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Palmoplantar pruritis, or itchy hands and feet, is a relatively common symptom that can be caused by a number of relatively common conditions:

  • Diabetic neuropathy can cause burning, itching, tingling and later numbness, first in the feet, and later in the hands.
  • Psoriasis can cause itching and the formation of white pustules on the palms and soles. It often spreads to the fingernails and toenails.
  • About 25 percent of people who have hepatitis B or hepatitis C develop palmoplantar pruritis.
  • Itchy hands and feet can be an expression of gallbladder disease.
  • Itchy hands and feet after exposure to water, a combination of itching and wrinkling skin, can occur in people who carry a gene for cystic fibrosis but don't have the disease.
  • Two forms of non-Hodgkin's lymphoma called Mycosis fungoides and the Sézary syndrome can cause palmoplantar itching as one of their early symptoms. In these forms of cancer the skin inflammation spreads all over the body and into the lymph nodes. These conditions are most common after the age of 60.
  • T-cell lymphoma causes intense itching of palms and soles. This form of cancer is common in younger people, in their twenties and thirties.
  • Aquagenic syringeal acrokeratoderma is a condition of itching and pain in the palms and soles that has to do with enlarged sweat duct pores.
  • Polymorphic eruption of pregnancy is a condition like hives that usually breaks out everywhere except that palms and soles of the feet, but can break out on them as well.
  • Pachydermatous eosinophilic dermatitis is a condition that causes widespread skin irritation, with thickening and itching of the skin on the palms and soles.

  • Malignant acanthosis nigricans, palmoplantar keratoderma, bullous dermatoses, lymphomatoid papulosis, edematous scarring vasculitic panniculitis, Norwegian scabies, primary systemic amyloidosis, necrolytic migratory erythema, infective dermatitis, pancreatic panniculitis, generalized pruritus, Lesser-Trelat syndrome, and acquired ichthyosis cause itching and thickening of the skin on the hands and feet in response to an underlying malignancy, usually of the stomach or pancreas.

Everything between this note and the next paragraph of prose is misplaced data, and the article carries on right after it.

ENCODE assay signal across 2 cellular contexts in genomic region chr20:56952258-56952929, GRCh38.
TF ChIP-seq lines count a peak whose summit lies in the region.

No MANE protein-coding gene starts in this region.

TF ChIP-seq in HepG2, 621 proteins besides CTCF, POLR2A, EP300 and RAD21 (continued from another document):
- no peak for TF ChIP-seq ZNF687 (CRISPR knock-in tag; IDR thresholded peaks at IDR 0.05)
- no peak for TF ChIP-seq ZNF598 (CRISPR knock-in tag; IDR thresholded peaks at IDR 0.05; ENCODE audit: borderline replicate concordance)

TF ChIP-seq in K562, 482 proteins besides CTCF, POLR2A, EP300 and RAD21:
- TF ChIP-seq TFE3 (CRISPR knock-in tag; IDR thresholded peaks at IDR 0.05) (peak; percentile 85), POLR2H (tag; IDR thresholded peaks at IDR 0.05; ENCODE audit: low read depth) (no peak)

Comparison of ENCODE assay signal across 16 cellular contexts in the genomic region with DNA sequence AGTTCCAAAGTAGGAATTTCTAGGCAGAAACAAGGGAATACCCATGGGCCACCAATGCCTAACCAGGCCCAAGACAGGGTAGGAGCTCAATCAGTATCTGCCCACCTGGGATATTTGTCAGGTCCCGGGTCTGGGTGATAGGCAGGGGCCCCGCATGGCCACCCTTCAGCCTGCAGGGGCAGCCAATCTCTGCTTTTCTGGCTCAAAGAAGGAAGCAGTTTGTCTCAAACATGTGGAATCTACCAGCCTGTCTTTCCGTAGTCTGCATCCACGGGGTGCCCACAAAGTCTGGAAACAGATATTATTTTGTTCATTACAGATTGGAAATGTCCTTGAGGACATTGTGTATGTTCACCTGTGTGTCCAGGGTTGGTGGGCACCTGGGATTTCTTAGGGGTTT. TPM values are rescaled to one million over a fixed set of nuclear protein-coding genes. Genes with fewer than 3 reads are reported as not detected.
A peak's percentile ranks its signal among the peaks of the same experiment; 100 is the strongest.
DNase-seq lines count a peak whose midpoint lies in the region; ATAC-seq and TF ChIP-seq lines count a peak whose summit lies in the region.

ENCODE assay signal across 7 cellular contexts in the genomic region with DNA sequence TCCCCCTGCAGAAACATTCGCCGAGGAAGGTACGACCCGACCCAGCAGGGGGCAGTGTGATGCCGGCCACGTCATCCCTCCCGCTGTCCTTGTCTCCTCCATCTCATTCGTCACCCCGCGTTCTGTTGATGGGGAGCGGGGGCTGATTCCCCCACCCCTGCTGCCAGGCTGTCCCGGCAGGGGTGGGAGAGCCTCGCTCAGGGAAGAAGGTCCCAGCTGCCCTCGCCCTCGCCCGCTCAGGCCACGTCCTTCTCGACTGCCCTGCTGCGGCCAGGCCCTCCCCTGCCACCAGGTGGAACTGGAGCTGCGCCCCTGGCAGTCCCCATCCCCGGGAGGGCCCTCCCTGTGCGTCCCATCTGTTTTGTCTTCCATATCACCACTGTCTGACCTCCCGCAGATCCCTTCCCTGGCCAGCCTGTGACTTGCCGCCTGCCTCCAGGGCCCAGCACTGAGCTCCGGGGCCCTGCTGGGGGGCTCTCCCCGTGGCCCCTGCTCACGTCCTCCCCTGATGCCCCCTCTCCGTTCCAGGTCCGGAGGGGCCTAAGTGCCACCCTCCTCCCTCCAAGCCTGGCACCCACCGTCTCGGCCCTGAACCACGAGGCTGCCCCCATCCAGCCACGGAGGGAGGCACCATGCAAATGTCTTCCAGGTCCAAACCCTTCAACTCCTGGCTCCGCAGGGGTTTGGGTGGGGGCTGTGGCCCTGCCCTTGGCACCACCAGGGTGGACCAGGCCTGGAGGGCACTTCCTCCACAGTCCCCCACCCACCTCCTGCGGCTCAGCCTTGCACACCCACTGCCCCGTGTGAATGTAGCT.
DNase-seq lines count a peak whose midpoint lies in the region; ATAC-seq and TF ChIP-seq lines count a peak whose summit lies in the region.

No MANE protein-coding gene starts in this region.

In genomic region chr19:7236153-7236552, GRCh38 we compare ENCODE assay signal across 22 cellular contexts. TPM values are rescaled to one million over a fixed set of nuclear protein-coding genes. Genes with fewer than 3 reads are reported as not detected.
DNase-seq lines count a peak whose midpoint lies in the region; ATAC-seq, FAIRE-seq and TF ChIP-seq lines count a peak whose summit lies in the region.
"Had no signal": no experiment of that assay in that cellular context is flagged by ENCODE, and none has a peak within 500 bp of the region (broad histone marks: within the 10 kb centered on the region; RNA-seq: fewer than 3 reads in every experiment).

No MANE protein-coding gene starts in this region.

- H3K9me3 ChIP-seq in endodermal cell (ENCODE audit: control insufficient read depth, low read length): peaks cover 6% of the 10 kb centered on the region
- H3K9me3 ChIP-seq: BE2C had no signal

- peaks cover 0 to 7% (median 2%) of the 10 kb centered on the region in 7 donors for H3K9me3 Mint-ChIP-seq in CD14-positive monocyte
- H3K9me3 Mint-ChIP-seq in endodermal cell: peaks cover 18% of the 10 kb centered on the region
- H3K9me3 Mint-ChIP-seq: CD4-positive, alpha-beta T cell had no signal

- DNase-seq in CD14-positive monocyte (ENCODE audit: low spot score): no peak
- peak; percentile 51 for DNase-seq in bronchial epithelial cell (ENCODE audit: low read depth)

The bottom line is that itching palms and soles can be a symptom of any of several dozen serious health conditions, each of which causes many other symptoms. It's essential, sometimes lifesaving, to get the underlying condition treated. This can save your life. But it's also possible to ditch the itch.

Here's how you do that:

  • Avoid soaking your hands and feet in water, especially hot water. This means no washing dishes by hand (which may not be hard for you to give up) and also no soaking in a hot tub or taking long hot showers.
  • Regardless of the cause of palm and sole irritation, dry skin invites infection. Use a water-based or skin-identical moisturizer on your hands and feet twice a day. You can recognize a water-based moisturizer by the fact that it lists water as its first or second ingredient. It should not tingle or make your skin cold.
  • Use gentle soap when you wash your hands and feet. If the product makes big bubbles, it is a detergent,  which can harm your skin.
  • If you have a  problem with thickening skin (and in most of the conditions, you would), ask your doctor about the use of a keratolytic. A keratolytic is a product that strips away dead skin without harming the live skin beneath it. One of the safest, least expensive, and most readily available keratolytics is salicylic acid, which is chemically similar to Aspirin. You can get concentrated salicylic acid on Amazon and from some beautician supply shops, but use creams or lotions for slower, gentler, more predictable action on your skin. You want to get rid of excess, hard skin, not to harm the healthy skin, or healthier skin, beneath the top layer.

There are many reasons to eat healthy, but in these conditions, diet usually doesn't make a critical difference. The exception is food allergies, which would usually cause itching not limited to your hands and feet.

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